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Re: [ddlm-group] options/text vs binary/end-of-line. .. .. .

Perhaps John's compromise might be the way forward?

From: "Bollinger, John C" <John.Bollinger@STJUDE.ORG>
To: Group finalising DDLm and associated dictionaries <ddlm-group@iucr.org>
Sent: Tuesday, 22 June, 2010 16:15:36
Subject: Re: [ddlm-group] options/text vs binary/end-of-line. .. .. .

I prefer leaving the issue of character encoding entirely out of the scope of the CIF format specification (effectively allowing any encoding).  On the other hand, I think it's a bit of an aggrandizement to characterize UTF-16 / Shift-JIS / etc. as "ways in which many of our colleagues get their science done."  In no way do I dispute that many of our colleagues indeed use these encodings routinely, but I am doubtful that editing Unicode text with a text editor constitutes a significant part of many of their research programs.  At least, few of my English-speaking colleagues edit flat Unicode text files with any frequency, if ever they do at all.

I think there is already good software, some of it free (both senses), for operating systems at least as old as Windows 9x, that supports editing UTF-8 encoded text.  Most of it also supports a multitude of other encodings.  We would leave no one out by requiring UTF-8, and I do not see that respect for our colleagues demands that CIF2 be equally convenient to create and edit with every text editor in current use.  If that is doubtful, however, and respect is our goal, then wouldn't the most respectful thing be to *ask* a few of the people about whom we are concerned?

My issue here is different, and at least partly philosophical.  The CIF format can and should be about the structure and meaning of CIF text content.  Character encoding is on a different level: it's a characteristic of storage and interchange.  Comingling these layers is inelegant and unnecessary.

Moreover, a CIF2 requirement to encode in UTF-8 will be small comfort when presented with a file that is not, in fact, encoded that way.  What can you then do?  Either reject the file or autodetect the encoding.  If CIF2 does not specify a particular encoding, and you receive the same file, then what can you do?  Exactly the same things, but then it's more likely that the file's provider will have also specified the encoding by some means.  (Particularly so if the CIF2 spec calls attention to the need to do so.)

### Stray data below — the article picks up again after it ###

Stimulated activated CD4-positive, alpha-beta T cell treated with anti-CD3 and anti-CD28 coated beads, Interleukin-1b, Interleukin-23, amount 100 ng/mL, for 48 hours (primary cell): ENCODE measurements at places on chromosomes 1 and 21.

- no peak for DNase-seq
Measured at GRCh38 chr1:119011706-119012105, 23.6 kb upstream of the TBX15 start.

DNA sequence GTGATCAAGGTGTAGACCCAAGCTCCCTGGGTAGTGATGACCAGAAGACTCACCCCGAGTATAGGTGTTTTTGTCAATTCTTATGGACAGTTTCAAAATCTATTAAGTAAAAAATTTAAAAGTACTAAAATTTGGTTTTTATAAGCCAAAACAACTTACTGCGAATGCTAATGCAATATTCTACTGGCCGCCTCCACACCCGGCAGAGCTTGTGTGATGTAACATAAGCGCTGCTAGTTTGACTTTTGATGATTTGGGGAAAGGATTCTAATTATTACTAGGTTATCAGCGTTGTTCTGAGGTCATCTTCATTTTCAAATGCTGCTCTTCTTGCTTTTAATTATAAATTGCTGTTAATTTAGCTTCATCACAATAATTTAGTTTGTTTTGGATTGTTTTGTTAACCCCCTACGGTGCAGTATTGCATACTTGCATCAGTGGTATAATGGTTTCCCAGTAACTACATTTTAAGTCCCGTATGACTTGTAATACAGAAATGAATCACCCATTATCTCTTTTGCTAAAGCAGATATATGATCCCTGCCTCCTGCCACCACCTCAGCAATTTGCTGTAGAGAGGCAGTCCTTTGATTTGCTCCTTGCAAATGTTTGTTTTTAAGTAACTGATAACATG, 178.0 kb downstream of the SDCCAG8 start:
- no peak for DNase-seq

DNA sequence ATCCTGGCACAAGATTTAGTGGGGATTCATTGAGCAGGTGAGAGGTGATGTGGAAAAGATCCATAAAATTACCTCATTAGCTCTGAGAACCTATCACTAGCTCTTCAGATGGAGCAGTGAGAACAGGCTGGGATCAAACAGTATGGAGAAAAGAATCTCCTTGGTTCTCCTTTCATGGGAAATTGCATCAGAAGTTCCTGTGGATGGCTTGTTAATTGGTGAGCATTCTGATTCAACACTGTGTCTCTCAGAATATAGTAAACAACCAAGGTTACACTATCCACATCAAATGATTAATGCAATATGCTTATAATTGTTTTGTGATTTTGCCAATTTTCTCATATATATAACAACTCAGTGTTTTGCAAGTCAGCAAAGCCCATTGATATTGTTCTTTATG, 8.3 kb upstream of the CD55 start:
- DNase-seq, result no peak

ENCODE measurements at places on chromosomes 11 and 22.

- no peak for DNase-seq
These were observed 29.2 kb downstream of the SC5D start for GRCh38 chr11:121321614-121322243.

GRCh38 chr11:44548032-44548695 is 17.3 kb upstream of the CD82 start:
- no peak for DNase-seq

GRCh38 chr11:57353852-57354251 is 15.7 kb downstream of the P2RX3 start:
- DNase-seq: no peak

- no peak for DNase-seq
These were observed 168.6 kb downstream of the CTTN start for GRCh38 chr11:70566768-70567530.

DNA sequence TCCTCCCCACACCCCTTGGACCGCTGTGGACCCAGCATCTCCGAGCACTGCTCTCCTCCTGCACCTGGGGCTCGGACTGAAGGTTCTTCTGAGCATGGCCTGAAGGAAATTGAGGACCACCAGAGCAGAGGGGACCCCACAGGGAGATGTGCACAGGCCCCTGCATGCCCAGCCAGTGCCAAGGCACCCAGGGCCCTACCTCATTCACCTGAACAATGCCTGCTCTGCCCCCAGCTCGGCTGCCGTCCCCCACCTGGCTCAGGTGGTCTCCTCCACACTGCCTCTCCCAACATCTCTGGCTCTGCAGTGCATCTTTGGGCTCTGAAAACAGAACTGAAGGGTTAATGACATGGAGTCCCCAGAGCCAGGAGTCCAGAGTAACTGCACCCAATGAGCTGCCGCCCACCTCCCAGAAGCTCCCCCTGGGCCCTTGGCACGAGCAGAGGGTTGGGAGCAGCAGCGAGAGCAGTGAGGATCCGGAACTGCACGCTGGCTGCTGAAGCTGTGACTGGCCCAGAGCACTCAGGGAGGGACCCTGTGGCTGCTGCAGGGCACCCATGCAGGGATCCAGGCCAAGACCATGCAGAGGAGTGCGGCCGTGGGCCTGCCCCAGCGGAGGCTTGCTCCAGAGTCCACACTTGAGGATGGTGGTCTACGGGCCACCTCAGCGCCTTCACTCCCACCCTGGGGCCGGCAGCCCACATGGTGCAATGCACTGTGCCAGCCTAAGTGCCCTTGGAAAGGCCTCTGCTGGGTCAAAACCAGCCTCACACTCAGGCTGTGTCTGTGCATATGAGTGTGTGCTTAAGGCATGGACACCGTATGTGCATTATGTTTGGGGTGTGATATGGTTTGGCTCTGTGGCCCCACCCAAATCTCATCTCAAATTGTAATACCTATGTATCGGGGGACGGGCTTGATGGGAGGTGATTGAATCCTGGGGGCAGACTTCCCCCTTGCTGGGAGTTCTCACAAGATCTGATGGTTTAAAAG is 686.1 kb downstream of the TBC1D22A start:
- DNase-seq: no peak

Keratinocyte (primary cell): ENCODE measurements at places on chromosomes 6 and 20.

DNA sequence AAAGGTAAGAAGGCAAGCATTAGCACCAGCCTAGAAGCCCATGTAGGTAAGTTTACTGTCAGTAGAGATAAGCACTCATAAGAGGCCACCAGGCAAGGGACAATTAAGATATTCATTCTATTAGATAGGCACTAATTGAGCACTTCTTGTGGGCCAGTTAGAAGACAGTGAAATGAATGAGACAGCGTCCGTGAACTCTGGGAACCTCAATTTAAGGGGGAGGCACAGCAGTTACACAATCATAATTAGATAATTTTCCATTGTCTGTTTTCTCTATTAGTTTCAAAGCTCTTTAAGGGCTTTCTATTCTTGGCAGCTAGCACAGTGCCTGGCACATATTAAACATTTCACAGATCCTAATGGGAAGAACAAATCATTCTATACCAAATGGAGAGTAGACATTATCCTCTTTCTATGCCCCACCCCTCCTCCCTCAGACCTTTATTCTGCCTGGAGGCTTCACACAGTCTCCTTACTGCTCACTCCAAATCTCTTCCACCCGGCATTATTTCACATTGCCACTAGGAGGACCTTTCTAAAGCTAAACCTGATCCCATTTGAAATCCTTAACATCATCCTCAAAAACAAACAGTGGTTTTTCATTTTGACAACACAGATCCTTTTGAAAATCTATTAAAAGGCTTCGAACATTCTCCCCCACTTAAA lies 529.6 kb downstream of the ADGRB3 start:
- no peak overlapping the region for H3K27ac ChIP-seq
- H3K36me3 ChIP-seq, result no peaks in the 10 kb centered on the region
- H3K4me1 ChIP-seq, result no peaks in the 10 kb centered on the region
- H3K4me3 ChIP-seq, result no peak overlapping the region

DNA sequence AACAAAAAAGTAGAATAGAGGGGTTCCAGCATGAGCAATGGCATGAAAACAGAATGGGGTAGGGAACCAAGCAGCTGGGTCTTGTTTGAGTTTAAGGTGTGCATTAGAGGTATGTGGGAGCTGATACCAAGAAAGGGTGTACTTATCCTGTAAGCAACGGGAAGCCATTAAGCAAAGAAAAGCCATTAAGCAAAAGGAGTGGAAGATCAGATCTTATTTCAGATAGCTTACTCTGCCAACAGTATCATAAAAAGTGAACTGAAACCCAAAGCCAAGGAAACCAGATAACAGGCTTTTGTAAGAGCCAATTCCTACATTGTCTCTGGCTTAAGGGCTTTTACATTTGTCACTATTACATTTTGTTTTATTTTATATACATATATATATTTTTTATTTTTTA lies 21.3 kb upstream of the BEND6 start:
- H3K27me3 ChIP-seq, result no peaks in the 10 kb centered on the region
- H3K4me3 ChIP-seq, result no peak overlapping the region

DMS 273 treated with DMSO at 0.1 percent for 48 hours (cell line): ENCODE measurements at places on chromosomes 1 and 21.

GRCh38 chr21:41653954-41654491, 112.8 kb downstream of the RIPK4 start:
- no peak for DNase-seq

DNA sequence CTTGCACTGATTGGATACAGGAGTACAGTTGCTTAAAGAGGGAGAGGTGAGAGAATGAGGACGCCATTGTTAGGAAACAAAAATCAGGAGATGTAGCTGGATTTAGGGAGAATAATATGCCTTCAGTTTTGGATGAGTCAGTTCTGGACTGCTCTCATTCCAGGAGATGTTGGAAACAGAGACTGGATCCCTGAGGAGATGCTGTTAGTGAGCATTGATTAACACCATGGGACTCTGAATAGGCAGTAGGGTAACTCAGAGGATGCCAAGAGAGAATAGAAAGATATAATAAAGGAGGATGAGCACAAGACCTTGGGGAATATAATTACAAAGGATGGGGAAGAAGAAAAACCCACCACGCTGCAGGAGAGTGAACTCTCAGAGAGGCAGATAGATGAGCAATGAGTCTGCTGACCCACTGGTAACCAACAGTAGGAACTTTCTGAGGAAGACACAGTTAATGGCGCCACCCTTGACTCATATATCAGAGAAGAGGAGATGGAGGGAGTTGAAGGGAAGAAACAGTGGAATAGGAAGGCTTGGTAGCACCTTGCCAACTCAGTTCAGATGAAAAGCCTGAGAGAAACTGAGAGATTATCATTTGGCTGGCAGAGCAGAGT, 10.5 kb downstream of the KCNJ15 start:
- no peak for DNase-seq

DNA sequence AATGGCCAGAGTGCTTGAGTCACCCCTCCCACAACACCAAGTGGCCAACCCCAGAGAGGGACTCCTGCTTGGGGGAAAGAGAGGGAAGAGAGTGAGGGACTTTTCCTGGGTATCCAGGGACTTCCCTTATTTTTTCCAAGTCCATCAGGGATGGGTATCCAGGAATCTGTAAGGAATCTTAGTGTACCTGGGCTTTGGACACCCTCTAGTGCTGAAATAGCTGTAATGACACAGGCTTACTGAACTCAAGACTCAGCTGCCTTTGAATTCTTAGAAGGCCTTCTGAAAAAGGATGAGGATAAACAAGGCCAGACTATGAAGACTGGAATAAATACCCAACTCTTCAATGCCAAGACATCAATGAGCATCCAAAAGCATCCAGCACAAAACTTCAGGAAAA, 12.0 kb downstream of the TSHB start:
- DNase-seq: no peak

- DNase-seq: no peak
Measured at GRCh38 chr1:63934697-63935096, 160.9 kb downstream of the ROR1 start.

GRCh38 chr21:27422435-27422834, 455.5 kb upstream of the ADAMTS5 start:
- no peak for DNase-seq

Perhaps something like this would be an acceptable compromise:
a) Rewrite change 2 to remove the requirement for UTF-8
b) Add:
CHANGE 9 - NEW (CIF Interchange Format)

Many alternative encodings are available for recording and exchanging Unicode character data via byte-oriented media.  The CIF format itself is encoding independent, but that allows for uncertainty as to how to handle putative CIF data unaccompanied by encoding information.  We therefore define a simple, binary CIF Interchange Format, consisting of CIF2 text encoded in UTF-8, with an optional initial UTF-8 byte-order mark.  CIF Interchange Format is intended as a storage and interchange standard for CIF2.  Its use is strongly encouraged, but its existence should not be taken as a prohibition against use of alternative storage and interchange formats among agreeing parties.

The standard file name extension for CIF Interchange Format files is .cif.


John C. Bollinger, Ph.D.
Department of Structural Biology
St. Jude Children's Research Hospital

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